Elohim comes from the oral tradition, as does much in the first five books of the bible called the Pentateuch. It is the same world as the folk-tale, prior to the emergence of political lordship into any sort of lordship of the ego. In that world creation and creator have not separated out. That is why the plants and animals, by reason of their sexuality, share at once in the creation. They are not just the created: they become at once the creators.

In the second myth everything becomes much simpler and this identity vanishes. Man is man and woman is woman; and man is made first. The nature of their relationship is vertical, from higher to lower. Their equality, in which resides their creativity, vanishes too. The garden is planted up around Adam and there is no Eve with him. Obedience is now the highest value and all relations have moved into the vertical mode. And this makes things much, much easier. What is there easier than to obey?

One is tempted, in fact, to understand the extreme importance of logic of our culture (it was even assumed to be the nature of God) as a massive avoidance of the problem of consciousness, which is that the world we live in is composed of paradox at every point and that and small family of fox-cubs playing outside their earth are more conscious than the thinker lost in the unrealities of logic. It is perhaps only when we say to a stranger met in the street ‘What a beautiful morning!’ that we start on the long journey to consciousness..

And would not that consciousness be the same thing as love—including the wonder at what is for ever unfolding around us and an instinct to help it unfold, certainly to marvel at it, certainly to le it be?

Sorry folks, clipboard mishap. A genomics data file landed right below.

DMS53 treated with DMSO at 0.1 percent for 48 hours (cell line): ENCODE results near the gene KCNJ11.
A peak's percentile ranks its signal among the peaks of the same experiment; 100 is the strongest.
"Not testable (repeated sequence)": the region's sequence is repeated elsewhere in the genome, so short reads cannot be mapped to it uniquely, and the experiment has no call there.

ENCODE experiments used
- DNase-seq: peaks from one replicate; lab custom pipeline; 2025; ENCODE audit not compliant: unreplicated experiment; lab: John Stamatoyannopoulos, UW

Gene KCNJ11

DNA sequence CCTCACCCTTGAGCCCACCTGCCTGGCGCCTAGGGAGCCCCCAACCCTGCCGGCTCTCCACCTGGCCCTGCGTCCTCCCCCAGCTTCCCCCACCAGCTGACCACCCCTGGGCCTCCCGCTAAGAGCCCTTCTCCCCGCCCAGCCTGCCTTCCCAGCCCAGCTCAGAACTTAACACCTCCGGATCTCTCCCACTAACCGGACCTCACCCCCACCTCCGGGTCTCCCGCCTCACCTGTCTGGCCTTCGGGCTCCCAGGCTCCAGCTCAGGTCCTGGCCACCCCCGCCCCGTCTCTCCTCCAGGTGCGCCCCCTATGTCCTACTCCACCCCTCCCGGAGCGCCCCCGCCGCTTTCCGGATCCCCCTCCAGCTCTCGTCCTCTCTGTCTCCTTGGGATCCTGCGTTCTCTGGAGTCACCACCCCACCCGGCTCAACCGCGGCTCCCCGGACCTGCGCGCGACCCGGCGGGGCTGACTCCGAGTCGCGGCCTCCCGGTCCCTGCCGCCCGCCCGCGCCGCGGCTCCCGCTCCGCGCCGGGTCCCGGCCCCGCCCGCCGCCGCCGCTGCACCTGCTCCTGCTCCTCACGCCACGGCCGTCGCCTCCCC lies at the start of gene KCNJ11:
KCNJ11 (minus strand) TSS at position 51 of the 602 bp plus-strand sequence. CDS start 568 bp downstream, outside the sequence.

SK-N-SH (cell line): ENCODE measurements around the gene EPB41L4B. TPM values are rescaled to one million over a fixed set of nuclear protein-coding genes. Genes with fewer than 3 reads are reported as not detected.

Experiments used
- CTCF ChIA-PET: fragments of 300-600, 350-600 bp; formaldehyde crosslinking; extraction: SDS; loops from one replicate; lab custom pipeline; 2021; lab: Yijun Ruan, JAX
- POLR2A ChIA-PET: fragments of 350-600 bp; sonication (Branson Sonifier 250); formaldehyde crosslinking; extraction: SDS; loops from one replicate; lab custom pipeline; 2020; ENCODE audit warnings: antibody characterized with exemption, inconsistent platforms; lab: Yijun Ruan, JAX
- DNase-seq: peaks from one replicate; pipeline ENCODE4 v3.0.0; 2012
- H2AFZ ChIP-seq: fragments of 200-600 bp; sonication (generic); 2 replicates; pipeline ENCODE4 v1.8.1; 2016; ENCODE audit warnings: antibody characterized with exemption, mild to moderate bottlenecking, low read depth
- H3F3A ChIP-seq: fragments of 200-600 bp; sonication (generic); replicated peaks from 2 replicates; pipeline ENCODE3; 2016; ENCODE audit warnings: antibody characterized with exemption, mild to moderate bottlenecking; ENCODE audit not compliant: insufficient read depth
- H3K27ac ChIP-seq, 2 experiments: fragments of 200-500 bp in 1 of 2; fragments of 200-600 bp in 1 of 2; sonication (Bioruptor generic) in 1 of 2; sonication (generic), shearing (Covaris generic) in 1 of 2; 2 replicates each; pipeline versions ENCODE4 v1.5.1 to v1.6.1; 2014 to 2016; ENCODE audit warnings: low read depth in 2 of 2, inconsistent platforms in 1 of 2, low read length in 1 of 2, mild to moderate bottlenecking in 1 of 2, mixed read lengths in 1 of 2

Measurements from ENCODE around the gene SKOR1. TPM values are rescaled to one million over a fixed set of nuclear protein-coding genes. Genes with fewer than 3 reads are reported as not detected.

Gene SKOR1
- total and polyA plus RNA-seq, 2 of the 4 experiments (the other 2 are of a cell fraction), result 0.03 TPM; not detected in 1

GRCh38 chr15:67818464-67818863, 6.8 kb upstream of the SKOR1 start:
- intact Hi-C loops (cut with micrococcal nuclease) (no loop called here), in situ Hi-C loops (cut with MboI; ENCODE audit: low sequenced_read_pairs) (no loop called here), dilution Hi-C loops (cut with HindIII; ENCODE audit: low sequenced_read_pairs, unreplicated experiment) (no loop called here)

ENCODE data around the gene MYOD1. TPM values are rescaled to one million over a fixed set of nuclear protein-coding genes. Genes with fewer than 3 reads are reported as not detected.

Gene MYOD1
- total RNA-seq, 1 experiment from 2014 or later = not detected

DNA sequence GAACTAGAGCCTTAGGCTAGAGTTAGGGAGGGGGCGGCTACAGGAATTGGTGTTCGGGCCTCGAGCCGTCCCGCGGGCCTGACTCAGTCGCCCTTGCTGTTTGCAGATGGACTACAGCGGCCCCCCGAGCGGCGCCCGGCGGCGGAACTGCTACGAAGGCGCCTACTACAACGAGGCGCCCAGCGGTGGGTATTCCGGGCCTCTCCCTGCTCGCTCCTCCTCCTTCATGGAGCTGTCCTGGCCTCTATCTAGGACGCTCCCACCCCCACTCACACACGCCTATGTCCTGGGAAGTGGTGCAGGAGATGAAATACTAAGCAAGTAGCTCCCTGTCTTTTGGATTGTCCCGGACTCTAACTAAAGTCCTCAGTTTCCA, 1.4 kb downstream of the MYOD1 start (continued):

How is it that the fullness of a person’s own being grows in the precise degree that they marvel at what is around them?

When we say that God is Love we can only mean Elohim. We could mean Old Mother Holle too, but never the Lord Yahwe, whose love requires our obedience first. The controversy between faith and atheism is rendered meaningless by the unanswered question, which God do we mean when we say that we don’t believe or that we do?

The consensus that love is what matters includes the so-called atheists, but love is a mystery as deep as the world itself. It is the creative phenomenon itself, something which is just there, an instinct within us and in the world itself, to create for its own sake which runs throughout nature like the presence of the first God, Elohim, who made it, looked at and saw that it was good.

In the conscious care for the apple-tree and the bread-oven (something of which only the human is capable) unconscious love moves over a threshold and becomes deliberate, intended, conscious.

The dilemma is central to all patriarchal religion, not just the so-called Christian one but to all the Religions of the Book with the monotheistic father-god and always a monolithic political structure. That is why their inner conflicts are so terrible. The dilemma is that if God is a God who gives out a Law, the very concept of the law of a person’s being is out. This is met by the dogma of original sin, that we are in sin from the beginning, in iniquitatem conceptus sum, I was conceived in iniquity: I am in need of rescuing out of it, in need of re-education and a good, strong super-ego.